MAJ George F. Minde  - Conserving the Force : Adapting Guard Mobilization Policies for Homeland Defense to Enhance Retention

MAJ George F. Minde - Conserving the Force : Adapting Guard Mobilization Policies for Homeland Defense to Enhance Retention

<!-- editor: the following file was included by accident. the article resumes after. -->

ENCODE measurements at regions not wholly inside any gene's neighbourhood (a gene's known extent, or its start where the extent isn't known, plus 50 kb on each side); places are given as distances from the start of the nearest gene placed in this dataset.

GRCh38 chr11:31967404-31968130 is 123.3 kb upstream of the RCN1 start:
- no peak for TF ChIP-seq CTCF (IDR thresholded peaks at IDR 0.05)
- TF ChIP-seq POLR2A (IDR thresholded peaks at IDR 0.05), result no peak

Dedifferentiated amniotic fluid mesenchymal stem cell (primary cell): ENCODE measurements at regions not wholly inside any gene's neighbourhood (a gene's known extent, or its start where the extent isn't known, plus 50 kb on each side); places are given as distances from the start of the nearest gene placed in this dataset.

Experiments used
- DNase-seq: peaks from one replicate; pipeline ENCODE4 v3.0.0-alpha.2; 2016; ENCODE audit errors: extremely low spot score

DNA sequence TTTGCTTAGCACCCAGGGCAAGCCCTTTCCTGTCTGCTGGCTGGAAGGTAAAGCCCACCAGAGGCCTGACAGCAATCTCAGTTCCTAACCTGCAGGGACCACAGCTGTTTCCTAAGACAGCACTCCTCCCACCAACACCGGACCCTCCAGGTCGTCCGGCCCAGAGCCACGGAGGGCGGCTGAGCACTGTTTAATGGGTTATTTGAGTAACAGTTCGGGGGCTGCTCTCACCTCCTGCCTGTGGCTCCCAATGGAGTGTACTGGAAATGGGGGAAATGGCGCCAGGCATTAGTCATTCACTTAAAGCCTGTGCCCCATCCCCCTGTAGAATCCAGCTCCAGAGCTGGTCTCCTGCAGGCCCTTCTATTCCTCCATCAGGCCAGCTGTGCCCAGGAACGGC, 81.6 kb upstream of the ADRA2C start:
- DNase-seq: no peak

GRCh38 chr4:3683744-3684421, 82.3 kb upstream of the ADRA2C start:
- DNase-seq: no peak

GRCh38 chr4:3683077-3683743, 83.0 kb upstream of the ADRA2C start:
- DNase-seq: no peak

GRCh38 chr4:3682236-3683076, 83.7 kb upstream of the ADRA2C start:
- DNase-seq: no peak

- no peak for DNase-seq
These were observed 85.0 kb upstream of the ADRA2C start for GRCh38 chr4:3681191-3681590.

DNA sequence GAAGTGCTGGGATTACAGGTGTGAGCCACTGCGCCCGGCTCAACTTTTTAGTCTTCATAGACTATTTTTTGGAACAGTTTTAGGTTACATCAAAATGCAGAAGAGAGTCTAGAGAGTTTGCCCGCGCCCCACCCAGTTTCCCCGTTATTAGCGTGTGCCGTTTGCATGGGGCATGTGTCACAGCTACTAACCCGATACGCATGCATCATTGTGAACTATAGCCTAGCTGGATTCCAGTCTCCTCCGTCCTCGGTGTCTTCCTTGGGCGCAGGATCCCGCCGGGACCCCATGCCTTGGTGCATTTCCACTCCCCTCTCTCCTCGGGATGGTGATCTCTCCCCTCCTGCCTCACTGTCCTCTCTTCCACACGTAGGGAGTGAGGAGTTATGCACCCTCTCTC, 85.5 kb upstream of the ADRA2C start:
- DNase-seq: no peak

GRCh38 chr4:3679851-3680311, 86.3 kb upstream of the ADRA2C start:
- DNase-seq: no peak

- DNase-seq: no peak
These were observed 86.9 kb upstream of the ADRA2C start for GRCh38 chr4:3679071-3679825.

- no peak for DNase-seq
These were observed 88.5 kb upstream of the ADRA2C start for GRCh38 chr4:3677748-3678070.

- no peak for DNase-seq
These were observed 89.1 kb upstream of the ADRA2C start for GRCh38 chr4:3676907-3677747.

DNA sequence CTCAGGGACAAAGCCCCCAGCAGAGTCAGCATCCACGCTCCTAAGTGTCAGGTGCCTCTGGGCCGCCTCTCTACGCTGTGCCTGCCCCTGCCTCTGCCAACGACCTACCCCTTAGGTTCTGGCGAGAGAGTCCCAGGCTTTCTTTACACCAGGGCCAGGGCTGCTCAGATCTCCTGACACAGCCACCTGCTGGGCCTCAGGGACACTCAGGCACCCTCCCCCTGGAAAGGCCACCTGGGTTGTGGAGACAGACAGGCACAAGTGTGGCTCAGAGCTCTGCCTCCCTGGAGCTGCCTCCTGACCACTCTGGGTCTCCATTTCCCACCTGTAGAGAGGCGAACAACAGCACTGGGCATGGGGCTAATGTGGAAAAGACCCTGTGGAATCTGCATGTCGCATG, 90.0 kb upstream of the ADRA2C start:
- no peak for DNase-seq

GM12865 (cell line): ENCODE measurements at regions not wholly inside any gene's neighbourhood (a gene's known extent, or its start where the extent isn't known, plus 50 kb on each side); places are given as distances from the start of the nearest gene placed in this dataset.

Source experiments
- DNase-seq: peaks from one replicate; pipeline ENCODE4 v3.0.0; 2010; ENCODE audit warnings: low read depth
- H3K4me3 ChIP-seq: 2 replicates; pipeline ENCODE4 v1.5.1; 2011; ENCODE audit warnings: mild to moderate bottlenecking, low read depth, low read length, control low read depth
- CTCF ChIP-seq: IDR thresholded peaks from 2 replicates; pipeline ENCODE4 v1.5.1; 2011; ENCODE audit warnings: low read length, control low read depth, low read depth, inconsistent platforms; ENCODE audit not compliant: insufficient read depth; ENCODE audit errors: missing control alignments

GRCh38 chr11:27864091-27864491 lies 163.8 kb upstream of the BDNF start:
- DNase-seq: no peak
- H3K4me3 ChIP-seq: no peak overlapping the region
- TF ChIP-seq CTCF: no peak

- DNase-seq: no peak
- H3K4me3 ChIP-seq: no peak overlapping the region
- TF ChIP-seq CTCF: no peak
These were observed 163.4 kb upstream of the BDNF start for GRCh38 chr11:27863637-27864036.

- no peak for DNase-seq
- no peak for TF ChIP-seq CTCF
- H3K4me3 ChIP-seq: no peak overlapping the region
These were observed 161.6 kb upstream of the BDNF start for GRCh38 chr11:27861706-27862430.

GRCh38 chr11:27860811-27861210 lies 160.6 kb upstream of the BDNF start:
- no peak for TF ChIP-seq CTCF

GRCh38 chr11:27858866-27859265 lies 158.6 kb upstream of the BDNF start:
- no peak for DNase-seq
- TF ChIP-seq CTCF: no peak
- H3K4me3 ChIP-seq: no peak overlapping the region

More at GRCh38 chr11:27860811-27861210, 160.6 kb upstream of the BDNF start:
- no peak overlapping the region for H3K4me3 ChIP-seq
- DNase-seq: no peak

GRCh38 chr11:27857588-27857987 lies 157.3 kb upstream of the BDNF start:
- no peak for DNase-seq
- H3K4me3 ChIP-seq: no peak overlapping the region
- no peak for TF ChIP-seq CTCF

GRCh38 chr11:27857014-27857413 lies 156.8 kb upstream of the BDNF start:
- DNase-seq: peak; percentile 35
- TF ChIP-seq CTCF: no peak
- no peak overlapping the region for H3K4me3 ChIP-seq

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The increased rate of Guard and Reserve mobilization associated with the Global War on Terror, specifically to support Operation Noble Eagle, poses a potential threat to the U.S. Army National Guard's ability to retain soldiers and thus sustain end strength and readiness. This concern is supported by the lower rates of retention associated with reserve component personnel mobilized during Operations Desert Shield and Desert Storm. Mobilizations for peacekeeping and similar missions during the late 1990s have not been associated with lower rates of retention; those mobilizations have also been very different from those experienced in 1990-1991 and since 9/11. The majority of soldiers mobilized in the late 1990s received lengthy advance notice of impending mobilizations and were able, to a certain extent, to self-select whether they would participate in by transferring into or out of units designated for mobilization. Many units being mobilized in support of Operation Noble Eagle have not been receiving significant advance notice of mobilizations; furthermore certain types of units, such as military police, have been subjected to repeated mobilizations since 9/11. Therefore there is reason to expect that retention will be negatively impacted. Options to minimize the potential negative impact of mobilization on retention include continuing current mobilization policies, transferring many of the Homeland Defense missions for Operation Noble Eagle performed by the National Guard to the active army, and providing mechanisms for Guard soldiers to select whether or not to participate in one-time or repeated mobilizations to support Operation Noble Eagle. Maintaining current policies will likely result in reduced retention. Transferring Homeland Defense missions in support of Operation Noble Eagle to the active army is not likely due to active duty force limits and competing requirements for active army manpower. This paper recommends the third option, by providing units gr